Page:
The Tribune Democrat, Johnstown, PA

Editorials

October 27, 2013

A road map through history | Lincoln Highway celebrating milestone

JOHNSTOWN — In an era where six- and eight-lane highways crisscross the country, it’s easy to forget about the Lincoln Highway and its importance.

The highway, which is celebrating its 100th anniversary this year, was the nation’s first road stretching from coast to coast. By hopping in a 1910 International Truck or a 1911 Oldsmobile Limited, one could conceivably drive all 3,389 miles from New York City to San Francisco.

By linking and improving pre-existing roads as well as building some new ones, the Lincoln Highway Association was able to connect the East Coast with the West Coast and everything in between.

The then-state-of-the-art road sparked some of the qualities that have become synonymous with America: independence (travelers were no longer restricted to railroad schedules); entrepreneurial spirit (businesses quickly sprouted up along the road); and patriotism (in addition to allowing residents to see more of the country, the Lincoln Highway played an important role in the World War I-era United States).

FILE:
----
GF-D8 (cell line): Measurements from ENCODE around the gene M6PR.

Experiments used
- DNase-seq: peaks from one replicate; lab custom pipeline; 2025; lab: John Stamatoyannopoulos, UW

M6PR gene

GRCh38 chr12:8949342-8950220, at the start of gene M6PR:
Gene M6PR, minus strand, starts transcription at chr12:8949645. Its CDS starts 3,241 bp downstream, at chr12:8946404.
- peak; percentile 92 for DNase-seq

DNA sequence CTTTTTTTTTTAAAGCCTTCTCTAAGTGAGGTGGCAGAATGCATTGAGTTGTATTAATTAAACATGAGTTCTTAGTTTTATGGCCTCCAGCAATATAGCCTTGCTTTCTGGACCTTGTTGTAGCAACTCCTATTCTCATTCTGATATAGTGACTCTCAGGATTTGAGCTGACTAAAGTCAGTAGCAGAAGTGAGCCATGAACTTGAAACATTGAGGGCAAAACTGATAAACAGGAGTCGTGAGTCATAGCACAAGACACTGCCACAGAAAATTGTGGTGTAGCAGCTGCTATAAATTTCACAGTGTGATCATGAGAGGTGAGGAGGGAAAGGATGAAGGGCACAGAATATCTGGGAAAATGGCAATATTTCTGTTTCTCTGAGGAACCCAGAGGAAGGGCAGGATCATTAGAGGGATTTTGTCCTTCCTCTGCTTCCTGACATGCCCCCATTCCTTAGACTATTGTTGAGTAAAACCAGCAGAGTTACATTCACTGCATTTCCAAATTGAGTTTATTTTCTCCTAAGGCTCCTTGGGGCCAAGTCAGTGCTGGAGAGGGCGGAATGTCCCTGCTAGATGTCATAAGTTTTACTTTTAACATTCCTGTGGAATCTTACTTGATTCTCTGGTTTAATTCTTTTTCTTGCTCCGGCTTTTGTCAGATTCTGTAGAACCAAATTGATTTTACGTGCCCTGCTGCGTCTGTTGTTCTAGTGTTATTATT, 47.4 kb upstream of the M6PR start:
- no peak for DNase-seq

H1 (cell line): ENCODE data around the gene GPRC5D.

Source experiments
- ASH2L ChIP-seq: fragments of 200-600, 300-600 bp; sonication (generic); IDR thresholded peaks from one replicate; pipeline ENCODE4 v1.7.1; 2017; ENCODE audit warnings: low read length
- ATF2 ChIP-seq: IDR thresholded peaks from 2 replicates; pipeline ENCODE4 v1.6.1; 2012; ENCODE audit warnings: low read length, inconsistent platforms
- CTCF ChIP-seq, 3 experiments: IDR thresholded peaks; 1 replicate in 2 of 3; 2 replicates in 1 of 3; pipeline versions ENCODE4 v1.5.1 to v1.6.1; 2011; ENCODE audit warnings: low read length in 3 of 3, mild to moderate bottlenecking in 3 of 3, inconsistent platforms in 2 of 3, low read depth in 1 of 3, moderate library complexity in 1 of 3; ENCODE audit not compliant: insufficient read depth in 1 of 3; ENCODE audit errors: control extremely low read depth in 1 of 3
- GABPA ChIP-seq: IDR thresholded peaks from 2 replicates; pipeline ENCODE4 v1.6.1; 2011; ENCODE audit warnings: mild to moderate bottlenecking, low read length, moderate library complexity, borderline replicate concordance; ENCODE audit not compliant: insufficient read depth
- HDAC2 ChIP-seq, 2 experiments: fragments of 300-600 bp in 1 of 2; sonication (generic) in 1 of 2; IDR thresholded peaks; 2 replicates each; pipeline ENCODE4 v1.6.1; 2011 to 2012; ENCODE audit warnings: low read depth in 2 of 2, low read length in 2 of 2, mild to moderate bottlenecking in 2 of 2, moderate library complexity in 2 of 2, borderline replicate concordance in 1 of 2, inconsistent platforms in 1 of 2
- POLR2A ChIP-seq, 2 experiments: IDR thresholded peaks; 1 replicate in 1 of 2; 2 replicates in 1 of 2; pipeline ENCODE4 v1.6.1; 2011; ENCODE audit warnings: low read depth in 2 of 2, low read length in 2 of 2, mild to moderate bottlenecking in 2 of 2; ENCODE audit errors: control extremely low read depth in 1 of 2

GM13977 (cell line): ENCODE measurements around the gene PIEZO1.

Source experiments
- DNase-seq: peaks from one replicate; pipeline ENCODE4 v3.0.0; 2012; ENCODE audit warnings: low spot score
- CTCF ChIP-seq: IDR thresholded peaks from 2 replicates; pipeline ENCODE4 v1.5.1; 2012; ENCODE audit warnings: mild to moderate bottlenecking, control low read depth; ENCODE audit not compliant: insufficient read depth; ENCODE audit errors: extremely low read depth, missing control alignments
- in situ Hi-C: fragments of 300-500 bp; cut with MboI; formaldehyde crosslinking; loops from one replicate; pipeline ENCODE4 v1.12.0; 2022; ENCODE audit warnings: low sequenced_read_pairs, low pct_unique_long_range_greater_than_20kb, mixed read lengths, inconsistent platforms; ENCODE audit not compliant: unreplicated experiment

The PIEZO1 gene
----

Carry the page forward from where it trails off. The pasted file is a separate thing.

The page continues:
The Lincoln Highway, which is Route 30 throughout most of Pennsylvania, plays an especially important role in our region, as it brings visitors to Bedford, Somerset and Westmoreland counties.

Reporter Dave Sutor looks at the Lincoln Highway in a six-part series that started Saturday in The Tribune-Democrat.

From lessons in colonial history and Native American culture to much more recent events like the crash of Flight 93 near Shanksville on Sept. 11, 2001, the Lincoln Highway provides a road map through American history.

It has helped shape our region and given us some unique landmarks, such as The Coffee Pot in Bedford and the murals that grace buildings in each of the local counties it passes through.

As Sutor mentioned in Saturday’s paper, Pennsylvania has, perhaps more than any other state, worked to preserve the Lincoln Highway’s rich history.

The Lincoln Highway Heritage Corridor features a museum in Latrobe and has developed a board game, book covers, clothing, toys and other merchandise around the historic road.

“One of the important things to me is how do we cultivate the next generation of Lincoln Highway fans,” said Olga Herbert, executive director of the Lincoln Highway Heritage Corridor. “Just the same way that they do a feeder system for Little League and football, we had to start working on it.”

We hope that our readers take the opportunity to not only travel the Lincoln Highway, but to stop along the way and appreciate what it has meant to our region and our nation.

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